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Connecticut Woodlands magazine, Summer 2015
Helen Binney Kitchel - Helen Binney Kitchel 1970s clipping


Champion of nature

A few years ago, Greenwich local history librarian Carl White called Helen Binney Kitchel “the Rachel Carson of Greenwich, Connecticut.” The two women were very different but similar in a basic sense. Both were New England natives who feared that civilization was damaging the natural world.

Ms. Carson was a marine biologist who wrote lyrical books about the sea. Her magnum opus, Silent Spring (Houghton Mifflin), appeared in 1962. She changed public attitudes about chemicals. The opening of that book starts with an ideal...

Appalachia journal, Summer/Fall 2014
Four Quartets and Eight Legs - WOODSIDE_79_Caratunk ME_scaled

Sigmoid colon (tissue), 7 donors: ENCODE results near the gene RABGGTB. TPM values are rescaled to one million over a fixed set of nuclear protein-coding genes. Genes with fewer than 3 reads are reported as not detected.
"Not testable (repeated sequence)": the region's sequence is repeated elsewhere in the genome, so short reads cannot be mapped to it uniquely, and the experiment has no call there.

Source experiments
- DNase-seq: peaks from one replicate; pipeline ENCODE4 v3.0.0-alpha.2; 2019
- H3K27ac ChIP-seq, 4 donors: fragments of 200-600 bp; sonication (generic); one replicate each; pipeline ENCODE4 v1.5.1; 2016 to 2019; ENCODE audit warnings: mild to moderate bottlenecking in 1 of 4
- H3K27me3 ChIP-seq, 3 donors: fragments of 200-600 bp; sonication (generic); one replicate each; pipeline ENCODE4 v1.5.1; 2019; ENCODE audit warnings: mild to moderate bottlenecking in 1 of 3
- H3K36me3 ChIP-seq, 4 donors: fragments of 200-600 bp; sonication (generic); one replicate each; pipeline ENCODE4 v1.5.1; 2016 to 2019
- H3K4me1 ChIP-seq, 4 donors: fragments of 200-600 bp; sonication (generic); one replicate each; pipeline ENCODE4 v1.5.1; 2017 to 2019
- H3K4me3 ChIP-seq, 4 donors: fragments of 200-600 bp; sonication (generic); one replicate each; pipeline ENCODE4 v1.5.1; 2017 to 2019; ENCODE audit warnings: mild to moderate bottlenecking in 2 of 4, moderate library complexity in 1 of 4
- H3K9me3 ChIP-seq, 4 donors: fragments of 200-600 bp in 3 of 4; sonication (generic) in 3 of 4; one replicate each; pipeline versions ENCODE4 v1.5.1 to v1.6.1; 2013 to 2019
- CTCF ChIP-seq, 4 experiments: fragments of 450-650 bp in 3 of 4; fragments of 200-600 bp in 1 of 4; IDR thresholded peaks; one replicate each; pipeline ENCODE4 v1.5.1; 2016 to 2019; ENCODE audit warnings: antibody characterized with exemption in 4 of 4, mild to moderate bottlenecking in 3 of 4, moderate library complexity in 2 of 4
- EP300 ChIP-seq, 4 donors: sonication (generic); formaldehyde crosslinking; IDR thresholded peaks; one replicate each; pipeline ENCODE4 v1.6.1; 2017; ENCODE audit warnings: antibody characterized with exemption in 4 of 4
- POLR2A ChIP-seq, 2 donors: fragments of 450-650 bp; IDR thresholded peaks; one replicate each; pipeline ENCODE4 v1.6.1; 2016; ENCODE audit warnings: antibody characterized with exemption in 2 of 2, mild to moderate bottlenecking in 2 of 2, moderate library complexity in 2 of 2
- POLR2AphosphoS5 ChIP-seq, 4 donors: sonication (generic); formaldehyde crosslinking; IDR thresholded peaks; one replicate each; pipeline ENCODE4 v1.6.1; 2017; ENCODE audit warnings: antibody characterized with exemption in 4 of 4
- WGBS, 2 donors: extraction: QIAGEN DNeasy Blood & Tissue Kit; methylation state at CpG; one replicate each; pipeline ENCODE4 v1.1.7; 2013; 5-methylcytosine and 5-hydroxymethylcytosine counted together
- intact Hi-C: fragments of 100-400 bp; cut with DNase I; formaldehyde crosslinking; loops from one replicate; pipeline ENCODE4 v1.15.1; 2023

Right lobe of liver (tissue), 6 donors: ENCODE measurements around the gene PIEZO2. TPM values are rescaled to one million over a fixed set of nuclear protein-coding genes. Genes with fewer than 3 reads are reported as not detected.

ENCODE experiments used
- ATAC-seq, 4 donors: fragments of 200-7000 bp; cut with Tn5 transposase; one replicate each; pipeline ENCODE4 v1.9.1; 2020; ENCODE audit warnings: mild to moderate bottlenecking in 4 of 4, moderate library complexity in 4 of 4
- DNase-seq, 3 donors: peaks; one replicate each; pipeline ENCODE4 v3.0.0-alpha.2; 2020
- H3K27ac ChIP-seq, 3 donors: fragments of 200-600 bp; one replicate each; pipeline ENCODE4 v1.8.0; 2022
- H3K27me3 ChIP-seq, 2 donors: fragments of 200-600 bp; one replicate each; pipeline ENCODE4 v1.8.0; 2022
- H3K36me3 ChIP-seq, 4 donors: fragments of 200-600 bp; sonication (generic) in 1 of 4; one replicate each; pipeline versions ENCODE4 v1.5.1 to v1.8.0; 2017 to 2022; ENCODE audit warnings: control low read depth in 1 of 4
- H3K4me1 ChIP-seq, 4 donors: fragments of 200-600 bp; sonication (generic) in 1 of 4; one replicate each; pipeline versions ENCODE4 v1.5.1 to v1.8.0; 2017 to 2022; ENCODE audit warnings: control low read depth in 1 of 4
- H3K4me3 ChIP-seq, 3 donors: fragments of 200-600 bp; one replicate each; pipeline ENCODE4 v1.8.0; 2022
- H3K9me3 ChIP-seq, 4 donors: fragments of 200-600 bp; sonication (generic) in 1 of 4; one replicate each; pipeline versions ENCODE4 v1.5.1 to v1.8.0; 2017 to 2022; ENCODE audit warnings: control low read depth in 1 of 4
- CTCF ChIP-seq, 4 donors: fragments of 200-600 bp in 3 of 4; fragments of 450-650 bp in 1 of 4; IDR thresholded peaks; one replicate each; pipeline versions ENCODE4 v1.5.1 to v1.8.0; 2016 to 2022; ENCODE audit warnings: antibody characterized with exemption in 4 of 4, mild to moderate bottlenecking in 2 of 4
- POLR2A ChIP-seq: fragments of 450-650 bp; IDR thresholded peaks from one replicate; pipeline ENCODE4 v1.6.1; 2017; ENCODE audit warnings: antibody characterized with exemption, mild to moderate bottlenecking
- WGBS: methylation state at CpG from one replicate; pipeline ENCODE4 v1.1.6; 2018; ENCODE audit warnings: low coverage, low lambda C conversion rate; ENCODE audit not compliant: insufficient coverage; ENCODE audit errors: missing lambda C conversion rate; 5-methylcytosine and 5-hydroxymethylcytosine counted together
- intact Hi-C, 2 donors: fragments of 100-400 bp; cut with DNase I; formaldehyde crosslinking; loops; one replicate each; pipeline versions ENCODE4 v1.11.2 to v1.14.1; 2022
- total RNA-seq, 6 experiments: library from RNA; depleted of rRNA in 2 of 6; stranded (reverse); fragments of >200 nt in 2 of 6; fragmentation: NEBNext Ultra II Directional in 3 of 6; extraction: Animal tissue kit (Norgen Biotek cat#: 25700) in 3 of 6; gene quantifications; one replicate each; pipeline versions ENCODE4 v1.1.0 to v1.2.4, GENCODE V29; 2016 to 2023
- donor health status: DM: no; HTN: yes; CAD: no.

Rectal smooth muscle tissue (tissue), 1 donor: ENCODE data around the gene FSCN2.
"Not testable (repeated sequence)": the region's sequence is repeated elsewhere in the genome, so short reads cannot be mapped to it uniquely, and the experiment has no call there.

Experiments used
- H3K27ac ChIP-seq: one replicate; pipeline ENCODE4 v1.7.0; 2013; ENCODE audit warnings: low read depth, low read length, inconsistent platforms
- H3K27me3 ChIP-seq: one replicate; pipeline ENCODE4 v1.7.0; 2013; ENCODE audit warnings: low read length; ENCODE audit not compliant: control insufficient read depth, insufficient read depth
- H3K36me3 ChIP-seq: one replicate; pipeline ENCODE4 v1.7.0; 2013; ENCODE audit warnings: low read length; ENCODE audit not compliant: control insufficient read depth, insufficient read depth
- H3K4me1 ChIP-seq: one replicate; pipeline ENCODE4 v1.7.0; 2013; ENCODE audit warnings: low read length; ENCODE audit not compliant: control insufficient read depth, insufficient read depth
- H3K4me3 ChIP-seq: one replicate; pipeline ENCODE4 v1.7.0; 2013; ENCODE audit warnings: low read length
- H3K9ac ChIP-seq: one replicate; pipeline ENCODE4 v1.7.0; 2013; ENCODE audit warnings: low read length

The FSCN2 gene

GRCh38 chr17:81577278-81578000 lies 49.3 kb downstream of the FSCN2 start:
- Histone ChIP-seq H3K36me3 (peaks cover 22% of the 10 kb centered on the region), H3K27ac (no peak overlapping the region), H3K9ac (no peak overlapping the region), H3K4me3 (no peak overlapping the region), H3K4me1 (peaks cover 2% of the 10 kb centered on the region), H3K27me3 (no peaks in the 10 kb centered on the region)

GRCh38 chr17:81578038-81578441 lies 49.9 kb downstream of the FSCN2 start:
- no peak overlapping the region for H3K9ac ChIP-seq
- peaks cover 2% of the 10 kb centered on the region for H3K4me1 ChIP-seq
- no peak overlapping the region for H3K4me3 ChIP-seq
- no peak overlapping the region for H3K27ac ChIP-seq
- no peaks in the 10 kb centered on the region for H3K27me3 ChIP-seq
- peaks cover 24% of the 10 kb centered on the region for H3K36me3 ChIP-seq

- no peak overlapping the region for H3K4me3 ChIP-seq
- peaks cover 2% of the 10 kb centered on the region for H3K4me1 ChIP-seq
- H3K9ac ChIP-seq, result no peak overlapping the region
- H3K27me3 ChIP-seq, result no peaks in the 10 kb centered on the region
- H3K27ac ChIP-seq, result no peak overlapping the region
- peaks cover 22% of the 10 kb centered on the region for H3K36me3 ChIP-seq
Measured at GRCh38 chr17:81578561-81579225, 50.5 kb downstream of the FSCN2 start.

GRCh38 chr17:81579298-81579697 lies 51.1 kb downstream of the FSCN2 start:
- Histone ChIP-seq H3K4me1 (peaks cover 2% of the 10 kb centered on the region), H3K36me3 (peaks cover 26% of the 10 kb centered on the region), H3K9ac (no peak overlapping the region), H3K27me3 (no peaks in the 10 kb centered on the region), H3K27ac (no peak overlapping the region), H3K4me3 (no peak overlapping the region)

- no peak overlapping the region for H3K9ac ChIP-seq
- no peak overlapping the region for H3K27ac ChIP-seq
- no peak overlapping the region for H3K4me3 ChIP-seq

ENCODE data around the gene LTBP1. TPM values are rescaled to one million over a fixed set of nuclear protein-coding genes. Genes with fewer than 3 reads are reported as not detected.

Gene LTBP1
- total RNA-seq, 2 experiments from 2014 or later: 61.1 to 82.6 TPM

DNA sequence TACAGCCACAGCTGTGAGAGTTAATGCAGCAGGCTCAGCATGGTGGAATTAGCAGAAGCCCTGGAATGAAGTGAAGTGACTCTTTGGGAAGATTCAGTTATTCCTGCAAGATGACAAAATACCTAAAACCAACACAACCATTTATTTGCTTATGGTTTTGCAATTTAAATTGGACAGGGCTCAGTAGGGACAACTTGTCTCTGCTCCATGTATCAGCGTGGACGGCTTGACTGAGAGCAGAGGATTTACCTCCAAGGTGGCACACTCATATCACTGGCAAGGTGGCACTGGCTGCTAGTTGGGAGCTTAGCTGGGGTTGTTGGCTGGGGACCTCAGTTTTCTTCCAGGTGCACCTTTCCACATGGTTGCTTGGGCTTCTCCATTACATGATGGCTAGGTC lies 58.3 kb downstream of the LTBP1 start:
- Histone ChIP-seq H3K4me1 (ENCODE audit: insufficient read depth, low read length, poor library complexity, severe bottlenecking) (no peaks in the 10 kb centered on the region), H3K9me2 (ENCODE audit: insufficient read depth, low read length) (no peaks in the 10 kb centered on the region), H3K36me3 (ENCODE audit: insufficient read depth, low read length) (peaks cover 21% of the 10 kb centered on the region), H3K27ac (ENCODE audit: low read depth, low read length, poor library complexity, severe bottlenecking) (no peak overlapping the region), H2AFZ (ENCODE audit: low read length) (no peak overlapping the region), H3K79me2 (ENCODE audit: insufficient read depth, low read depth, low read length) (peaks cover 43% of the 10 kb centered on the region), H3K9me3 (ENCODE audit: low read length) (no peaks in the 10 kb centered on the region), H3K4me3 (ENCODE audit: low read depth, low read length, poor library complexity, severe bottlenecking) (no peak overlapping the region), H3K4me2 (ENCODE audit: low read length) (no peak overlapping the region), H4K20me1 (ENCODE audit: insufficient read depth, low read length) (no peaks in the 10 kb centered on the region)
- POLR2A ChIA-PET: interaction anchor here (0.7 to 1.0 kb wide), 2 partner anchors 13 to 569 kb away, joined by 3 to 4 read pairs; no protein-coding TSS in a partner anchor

Rituals fortify an Appalachian Trail trek

The thin paperback's cover bent back. My friend Phil held it up above his head in his left hand and tipped the page toward the beam of his tiny flashlight. He lay on his back next to his wife, Cay, on the dirty wooden floor of the open-fronted shelter. Three of us stared up into the dark rafters, listening, as Phil read “Burnt Norton,” the first part of T. S. Eliot’s work, Four Quartets. “Time present and time past are both perhaps present in time future.”

I lay on a flimsy...

Next City, September 4, 2014
Will Seattle Be the First U.S. City to Recycle Everything? - Seattle_1990_Wallingford_recycling

It’s dawn on waste-collection day in the hilly Magnolia neighborhood of Seattle. Along the curvy streets of this residential peninsula northwest of downtown, three large bins wait outside each house. The green ones hold compost — leftover food and yard clippings. The blue ones overflow with everything recyclable: glass, plastic containers, cans and aluminum foil. The round black ones, for the trash, often aren’t full these days.

Three years ago, Seattle’s City Council passed Resolution 31312, calling for zero net emissions by 2050, one of few cities crusading...

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